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Claire Allen

Dagobah

August 31, 2013 at 3:51 AM

This post out there is for everyone who dreams of being a great violinist and doesn't necessarily love to practice.

If it isn't clear from the Yoda in my teaching studio, I'm more than a little bit of a Star Wars geek. And while there are so many characters, planets, and moments I love in the Star Wars trilogy (the original one), what I want to write about today is my least favorite part of the movie: Dagobah.

I'm someone who loves action. I want to see the X-Wings dogfight with the TIE Fighters. I want the lightsaber duels. I want to see those adorable Ewoks take down the stormtroopers. And of course, I want the happy, triumphant ending. Good over evil. BAM. Done.

What makes me really uncomfortable are all those icky middle bits, like Dagobah. It's my least favorite part in Empire Strikes Back, it's one of the most irritating and boring levels in the LEGO computer game...I just don't like it. I'd rather be flying an X-Wing, not waiting around in Dagobah for it to get out of the swamp.

In The Hero With A Thousand Faces by Joseph Campbell (an amazing must-read, but give yourself lots of time and be patient...), he writes about the stages of the hero's journey. Simplified, it goes something like this: the call, descent into the underworld, and return to the external world. Luke gets the call to be a Jedi when he meets Obi-Wan on Tatooine, he trains to become a Jedi on Dagobah with Yoda, and then he returns to the fight between the Rebel Alliance and the Empire, transformed.

While I live for that final lightsaber duel in Return of the Jedi between Luke and Vader, I've been realizing more and more that Dagobah, back in Empire Strikes Back, is actually the most important part of the story. This is where Luke does the real work of becoming a Jedi. It's where he meets Yoda, his most important teacher. It's where he learns to connect with the Force and to find some measure of inner discipline. It's where he comes face to face with his biggest enemy: himself.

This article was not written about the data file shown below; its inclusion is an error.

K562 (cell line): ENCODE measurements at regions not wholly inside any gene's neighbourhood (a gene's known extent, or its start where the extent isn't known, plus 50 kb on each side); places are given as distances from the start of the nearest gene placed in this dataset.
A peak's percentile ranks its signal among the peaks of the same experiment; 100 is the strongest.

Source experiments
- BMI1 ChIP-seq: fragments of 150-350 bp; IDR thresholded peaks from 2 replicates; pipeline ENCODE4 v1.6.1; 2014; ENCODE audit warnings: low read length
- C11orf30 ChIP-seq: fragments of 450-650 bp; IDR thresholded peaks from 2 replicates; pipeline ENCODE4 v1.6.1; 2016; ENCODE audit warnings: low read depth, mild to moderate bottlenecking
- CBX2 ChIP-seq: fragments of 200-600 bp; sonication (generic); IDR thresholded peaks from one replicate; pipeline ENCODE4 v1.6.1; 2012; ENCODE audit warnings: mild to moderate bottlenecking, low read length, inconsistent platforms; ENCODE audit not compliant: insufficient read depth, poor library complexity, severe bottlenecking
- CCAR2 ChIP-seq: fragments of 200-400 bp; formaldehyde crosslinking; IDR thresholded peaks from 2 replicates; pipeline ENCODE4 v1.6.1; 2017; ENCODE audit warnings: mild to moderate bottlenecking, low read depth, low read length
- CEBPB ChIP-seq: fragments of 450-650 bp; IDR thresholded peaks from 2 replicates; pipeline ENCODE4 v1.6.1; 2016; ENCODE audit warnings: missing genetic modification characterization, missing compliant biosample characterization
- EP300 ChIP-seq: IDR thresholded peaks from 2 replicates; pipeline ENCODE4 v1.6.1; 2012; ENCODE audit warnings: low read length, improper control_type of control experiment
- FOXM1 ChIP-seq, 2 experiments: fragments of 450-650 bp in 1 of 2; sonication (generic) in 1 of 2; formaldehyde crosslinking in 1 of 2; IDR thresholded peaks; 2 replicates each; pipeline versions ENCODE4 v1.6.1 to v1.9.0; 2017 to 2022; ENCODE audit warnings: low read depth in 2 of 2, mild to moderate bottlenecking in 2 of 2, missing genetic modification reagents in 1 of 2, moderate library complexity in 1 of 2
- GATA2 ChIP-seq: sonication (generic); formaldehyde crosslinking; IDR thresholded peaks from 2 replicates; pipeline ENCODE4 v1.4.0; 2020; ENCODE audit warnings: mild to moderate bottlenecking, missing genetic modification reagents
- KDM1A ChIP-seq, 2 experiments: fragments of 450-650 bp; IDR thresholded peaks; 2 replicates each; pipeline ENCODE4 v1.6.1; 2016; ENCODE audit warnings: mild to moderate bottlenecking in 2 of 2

I think we can all identify with Luke. Luke wants to be a great Jedi, a great warrior. He wants to learn what he needs to know and get back out there to the action. He wants to skip ahead to the glorious parts and gloss over the hard, sweaty work. He sees himself taking on the Empire, flying off in his X-Wing and triumphantly defeating Vader. When he initially envisioned himself as a Jedi, he most certainly didn't see himself running laps around a swamp with a tiny green creature on his back pushing him harder and harder.

While most of us aren't training to save the universe as a Jedi, I do think there are a lot of parallels between the process of becoming a Jedi and the process of becoming a musician. When one feels the call to become a musician, we most likely see a performance of someone on stage and fall in love. We say to ourselves, "I want to do that." And instantly, in our mind, we see ourselves onstage playing the Tchaikovsky concerto before we even learn to hold the instrument. I know I'm certainly guilty of that. It's not a bad thing to have goals. What we need to realize, though, is where our goals are, realistically. A good violin teacher will not say "Okay, let's start Tchaikovsky!" More likely, you'll be given lots of scales, etudes, and pieces that are easier than Tchaikovsky. For years. It's a wonderful thing to have Tchaikovsky (or whatever your dream piece is) as a shining beacon for yourself. But you also have to run those laps around the swamp. You have to embrace the journey, come face to face with yourself and the reality of your violin playing right now, and put in the work.